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Homeless women need shelter from the cold

Press release issued: 16 December 2010

Bristol needs a dedicated night shelter for homeless women, according to a new report by researchers from the University's School for Policy Studies that reviewed the Women's Night Service, a six-month pilot project that provided emergency accommodation to vulnerable homeless women.

Bristol needs to provide a dedicated night shelter for homeless women, according to a new report by researchers from the University's School for Policy Studies.

The review of the Women's Night Service, a six-month pilot project that provided emergency accommodation to vulnerable homeless women, recommends that the city provide the Service on a permanent basis.

It is not possible to say with any accuracy how many homeless women there are in Bristol, since many stay with friends or in mixed accommodation rather than risk the dangers of sleeping rough. The root causes of women becoming homeless often include abuse and violence from families, partners or people they meet, together with drug and alcohol dependencies and street sex work.

Women who took part in a survey conducted by the researchers identified 'a safe place to stay' as their most immediate need, followed by 'help finding somewhere to live' and 'something to eat'. They expressed concerns about their physical, sexual and mental safety when sleeping rough or in emergency shelters shared with men, which are potentially more dangerous that sleeping rough because women are in a minority among men. Apart from dedicated domestic-violence services, there are now no emergency women-only services in Bristol to which women can self-refer and there is currently no emergency dedicated female-only accommodation in Bristol.

The women found the Night Service safe because there were no men present or as Ellie, one user of the service put it, 'you get treated right and no blokes'. The Service, the first of its kind in Bristol, ran from December 2009 to May 2010 and accommodated 51 different women in 580 places in the first four months alone. The largest group of women to use the service were aged 16-25 (43 per cent), with almost 77 per cent overall under the age of 40.

Most of the women have major and interlinked problems, including mental-health difficulties, drug and alcohol dependency, prostitution and self-harming behaviours. They had experienced difficulty accessing other support networks in the past because the complexity of their problems meant they were passed from one service to the next. During the time they spent at the service, the approach of the workers made it possible for women to engage with them and accept support to access other services and more settled accommodation.

A wider mapping study carried out in conjunction with the review of the Night Service identified the lack of provision for women with children due to lack of funding.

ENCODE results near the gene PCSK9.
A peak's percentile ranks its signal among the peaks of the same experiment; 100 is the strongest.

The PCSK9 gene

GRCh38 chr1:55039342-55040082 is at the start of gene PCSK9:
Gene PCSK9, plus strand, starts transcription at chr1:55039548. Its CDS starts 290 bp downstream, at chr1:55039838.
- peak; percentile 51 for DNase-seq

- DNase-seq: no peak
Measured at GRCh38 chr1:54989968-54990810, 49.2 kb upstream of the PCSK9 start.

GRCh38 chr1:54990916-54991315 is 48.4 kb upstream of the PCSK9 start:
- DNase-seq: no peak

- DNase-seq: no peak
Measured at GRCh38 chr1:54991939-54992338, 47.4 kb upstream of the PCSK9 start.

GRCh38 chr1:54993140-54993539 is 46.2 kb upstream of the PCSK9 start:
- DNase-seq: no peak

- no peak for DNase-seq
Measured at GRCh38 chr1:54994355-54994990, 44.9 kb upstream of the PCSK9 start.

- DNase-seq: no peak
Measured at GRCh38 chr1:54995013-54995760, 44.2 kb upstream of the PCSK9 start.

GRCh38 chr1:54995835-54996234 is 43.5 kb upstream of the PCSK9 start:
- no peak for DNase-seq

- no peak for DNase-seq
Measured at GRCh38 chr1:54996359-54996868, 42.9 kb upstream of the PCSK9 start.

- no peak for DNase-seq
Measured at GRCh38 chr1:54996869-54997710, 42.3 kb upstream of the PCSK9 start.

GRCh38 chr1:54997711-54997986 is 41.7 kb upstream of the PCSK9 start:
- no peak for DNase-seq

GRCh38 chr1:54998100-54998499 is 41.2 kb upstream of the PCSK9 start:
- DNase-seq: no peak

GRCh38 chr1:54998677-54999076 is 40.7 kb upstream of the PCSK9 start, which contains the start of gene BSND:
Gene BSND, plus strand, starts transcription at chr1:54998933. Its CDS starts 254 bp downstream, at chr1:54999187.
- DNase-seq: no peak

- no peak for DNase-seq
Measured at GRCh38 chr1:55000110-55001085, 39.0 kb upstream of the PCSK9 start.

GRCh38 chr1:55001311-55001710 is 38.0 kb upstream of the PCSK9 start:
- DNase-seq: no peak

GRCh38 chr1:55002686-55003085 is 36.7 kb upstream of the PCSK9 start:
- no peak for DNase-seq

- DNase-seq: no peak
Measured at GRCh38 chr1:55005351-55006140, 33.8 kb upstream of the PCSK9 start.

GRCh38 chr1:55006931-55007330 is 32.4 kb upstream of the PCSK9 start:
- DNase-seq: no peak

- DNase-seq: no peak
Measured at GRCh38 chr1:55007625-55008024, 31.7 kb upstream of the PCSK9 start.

Speaking about the findings of the research, Dr Williamson, one of the report’s authors, said:

‘It needs to be recognised that the needs of homeless women differ from the needs of homeless men and that, if homeless women are not physically and emotionally safe, then they are vulnerable to further abuse, which compounds the problems they already face. The service provided a safety net where women could access a safe place to stay, food and a respite from the men in their lives.

We believe that the Women's Night Service provided an essential service which ensured that the basic needs of homeless women – safe shelter and food – were met. The service also offered a valuable opportunity for staff to engage with service users in order to address their wider needs and to engage women in other relevant services. The Night Service acted as a successful service in its own right and as an important addition to the options available to women in Bristol.’

The full report can be downloaded from the School for Policy Studies website.

Further information

Sandra's story Sandra is a 20-year-old woman and one of the first to use the Night Service. She was referred to the night service by Trinity Road Police Station. She was young, vulnerable and at risk of being bullied. She also had a lot of family issues that she was trying to deal with. During the early months of the Night Service, referrals were made for Sandra to a woman's hostel. An assessment was made, which she attended but turned down, citing a dislike of hostels. She went through a phase of drinking, coming into the Night Service quite drunk, and dabbling in drugs. It got to the point where she was banned for a few nights. When Sandra returned after her ban, Night Service workers sat down and talked about what she was doing to herself and what her goals were. The next day she got in touch with her mother and sister, who were happy to hear from her. She now visits her family on a regular basis, which has made a big difference to her behaviour. A referral has been made to a supported-housing project and she is waiting for an assessment.
Please contact Dara O'Hare for further information.
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